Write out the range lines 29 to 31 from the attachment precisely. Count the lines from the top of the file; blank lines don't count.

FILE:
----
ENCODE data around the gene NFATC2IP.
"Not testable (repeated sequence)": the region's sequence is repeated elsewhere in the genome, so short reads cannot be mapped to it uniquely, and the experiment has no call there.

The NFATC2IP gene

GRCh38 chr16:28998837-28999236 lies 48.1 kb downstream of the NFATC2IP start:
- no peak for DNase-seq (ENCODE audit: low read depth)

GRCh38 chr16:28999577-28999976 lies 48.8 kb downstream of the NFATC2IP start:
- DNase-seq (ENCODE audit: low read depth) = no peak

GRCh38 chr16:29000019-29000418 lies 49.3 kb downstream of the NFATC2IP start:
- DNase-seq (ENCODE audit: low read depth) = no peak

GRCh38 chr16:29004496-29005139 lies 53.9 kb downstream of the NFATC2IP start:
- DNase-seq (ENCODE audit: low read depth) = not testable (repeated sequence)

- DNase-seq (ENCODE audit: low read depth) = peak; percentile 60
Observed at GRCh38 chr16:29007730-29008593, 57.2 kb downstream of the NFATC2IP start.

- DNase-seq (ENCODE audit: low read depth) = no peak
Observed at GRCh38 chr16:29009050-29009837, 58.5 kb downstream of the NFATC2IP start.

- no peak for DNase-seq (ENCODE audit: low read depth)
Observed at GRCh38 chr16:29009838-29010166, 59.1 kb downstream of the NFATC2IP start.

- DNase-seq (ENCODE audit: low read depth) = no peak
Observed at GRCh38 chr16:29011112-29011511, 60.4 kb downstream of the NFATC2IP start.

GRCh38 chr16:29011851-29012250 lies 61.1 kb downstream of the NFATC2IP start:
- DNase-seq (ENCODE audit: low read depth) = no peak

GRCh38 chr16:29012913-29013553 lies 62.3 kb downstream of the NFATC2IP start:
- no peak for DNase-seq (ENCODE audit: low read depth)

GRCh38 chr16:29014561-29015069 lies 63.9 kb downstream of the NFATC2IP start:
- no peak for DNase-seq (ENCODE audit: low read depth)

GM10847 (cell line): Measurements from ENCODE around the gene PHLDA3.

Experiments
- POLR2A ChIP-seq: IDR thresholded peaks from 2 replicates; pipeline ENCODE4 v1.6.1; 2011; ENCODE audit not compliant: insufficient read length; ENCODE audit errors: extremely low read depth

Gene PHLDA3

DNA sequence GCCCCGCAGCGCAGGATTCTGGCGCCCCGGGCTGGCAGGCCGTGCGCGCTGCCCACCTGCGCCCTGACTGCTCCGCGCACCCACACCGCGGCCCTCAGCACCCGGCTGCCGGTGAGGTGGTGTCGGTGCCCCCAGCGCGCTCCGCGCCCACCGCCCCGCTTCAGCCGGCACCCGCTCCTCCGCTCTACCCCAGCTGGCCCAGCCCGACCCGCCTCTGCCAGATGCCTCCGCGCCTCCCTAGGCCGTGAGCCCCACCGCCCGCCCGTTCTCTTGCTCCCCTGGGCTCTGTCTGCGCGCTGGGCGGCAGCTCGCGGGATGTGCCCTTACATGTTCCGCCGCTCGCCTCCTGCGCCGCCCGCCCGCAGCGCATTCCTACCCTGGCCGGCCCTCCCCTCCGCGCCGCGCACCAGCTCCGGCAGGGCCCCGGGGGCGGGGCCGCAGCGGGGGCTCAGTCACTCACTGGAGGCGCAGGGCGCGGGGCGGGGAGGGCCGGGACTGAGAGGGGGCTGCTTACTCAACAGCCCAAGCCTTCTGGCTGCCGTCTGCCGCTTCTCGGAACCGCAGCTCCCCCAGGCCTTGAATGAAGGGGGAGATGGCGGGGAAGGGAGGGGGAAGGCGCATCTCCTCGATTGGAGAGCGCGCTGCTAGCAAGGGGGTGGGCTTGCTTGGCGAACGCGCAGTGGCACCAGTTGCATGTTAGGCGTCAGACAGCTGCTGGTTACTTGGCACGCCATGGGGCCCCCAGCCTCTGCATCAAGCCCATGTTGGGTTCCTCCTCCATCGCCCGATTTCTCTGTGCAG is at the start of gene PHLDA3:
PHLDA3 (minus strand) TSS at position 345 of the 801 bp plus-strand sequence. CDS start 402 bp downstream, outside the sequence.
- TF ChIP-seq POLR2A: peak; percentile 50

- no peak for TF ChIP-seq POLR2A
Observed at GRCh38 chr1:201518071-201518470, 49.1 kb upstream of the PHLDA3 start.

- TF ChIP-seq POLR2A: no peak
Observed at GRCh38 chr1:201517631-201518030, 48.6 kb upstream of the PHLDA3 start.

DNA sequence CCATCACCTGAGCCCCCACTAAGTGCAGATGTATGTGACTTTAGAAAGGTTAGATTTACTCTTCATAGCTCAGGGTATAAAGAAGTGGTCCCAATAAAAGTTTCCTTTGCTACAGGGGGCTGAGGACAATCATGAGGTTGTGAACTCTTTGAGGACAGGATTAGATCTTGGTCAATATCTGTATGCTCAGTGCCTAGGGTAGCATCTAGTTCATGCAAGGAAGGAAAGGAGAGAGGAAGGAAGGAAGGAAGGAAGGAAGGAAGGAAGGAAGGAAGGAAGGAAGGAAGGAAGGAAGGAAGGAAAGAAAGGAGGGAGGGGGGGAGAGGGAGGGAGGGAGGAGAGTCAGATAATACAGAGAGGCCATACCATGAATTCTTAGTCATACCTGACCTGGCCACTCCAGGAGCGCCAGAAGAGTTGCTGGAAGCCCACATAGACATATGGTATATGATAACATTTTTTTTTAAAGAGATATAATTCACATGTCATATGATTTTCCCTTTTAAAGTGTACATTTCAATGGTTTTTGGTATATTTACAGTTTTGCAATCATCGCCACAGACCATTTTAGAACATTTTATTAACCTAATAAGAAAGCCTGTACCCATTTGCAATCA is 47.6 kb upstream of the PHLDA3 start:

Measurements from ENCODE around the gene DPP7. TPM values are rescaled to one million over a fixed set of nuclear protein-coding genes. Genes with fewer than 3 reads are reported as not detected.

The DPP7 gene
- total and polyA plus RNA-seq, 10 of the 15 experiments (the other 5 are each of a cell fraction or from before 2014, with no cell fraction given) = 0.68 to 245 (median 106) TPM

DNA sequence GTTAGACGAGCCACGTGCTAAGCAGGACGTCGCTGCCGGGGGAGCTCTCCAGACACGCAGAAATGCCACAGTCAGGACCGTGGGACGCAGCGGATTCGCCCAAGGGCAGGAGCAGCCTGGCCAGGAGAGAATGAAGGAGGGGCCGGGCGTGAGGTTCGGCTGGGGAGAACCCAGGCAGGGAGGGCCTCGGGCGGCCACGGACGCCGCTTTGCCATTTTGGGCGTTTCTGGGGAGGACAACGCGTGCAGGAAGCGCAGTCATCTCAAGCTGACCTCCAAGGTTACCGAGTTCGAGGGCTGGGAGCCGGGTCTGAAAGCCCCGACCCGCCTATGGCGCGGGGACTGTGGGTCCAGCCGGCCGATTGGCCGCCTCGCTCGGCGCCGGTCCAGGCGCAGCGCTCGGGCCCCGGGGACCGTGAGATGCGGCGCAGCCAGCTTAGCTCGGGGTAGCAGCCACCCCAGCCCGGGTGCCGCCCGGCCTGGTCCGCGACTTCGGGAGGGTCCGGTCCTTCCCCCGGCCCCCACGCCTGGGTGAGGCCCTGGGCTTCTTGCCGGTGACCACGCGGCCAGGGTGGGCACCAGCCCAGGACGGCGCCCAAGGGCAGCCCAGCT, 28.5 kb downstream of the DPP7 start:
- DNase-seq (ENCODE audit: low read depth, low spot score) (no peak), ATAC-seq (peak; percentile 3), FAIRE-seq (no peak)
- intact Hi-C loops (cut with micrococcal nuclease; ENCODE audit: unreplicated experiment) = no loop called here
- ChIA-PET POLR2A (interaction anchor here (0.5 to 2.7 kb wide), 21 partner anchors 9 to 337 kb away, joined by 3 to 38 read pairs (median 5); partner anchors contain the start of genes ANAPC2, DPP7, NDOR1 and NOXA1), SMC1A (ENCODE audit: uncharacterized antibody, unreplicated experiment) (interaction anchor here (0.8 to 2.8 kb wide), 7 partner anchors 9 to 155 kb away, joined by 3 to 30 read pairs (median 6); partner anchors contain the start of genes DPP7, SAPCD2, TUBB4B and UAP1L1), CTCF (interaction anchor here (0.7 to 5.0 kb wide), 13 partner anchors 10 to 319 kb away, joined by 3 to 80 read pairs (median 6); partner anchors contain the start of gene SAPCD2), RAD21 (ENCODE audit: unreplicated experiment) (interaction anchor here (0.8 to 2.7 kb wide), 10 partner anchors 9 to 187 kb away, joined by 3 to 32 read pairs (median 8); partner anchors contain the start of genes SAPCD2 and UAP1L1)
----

Gene PHLDA3

DNA sequence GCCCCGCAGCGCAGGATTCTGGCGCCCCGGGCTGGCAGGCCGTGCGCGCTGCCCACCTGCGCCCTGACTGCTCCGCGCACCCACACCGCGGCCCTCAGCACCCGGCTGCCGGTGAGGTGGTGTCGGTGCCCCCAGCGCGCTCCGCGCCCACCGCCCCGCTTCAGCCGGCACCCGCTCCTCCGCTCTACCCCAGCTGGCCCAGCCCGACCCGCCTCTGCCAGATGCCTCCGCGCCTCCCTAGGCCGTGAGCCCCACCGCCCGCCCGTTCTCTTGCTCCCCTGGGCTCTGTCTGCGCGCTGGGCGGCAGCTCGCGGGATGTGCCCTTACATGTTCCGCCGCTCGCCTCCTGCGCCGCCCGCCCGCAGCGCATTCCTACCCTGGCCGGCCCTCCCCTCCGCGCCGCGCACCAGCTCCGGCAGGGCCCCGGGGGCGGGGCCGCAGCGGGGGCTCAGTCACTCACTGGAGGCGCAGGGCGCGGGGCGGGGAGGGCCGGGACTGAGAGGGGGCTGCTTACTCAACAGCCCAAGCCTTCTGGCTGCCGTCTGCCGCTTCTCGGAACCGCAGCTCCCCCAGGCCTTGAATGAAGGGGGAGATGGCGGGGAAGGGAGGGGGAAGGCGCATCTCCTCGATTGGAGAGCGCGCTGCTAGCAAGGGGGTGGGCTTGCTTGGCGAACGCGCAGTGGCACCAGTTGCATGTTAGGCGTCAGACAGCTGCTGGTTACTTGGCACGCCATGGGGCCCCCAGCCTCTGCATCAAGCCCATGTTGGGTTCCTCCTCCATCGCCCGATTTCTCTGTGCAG is at the start of gene PHLDA3:
PHLDA3 (minus strand) TSS at position 345 of the 801 bp plus-strand sequence. CDS start 402 bp downstream, outside the sequence.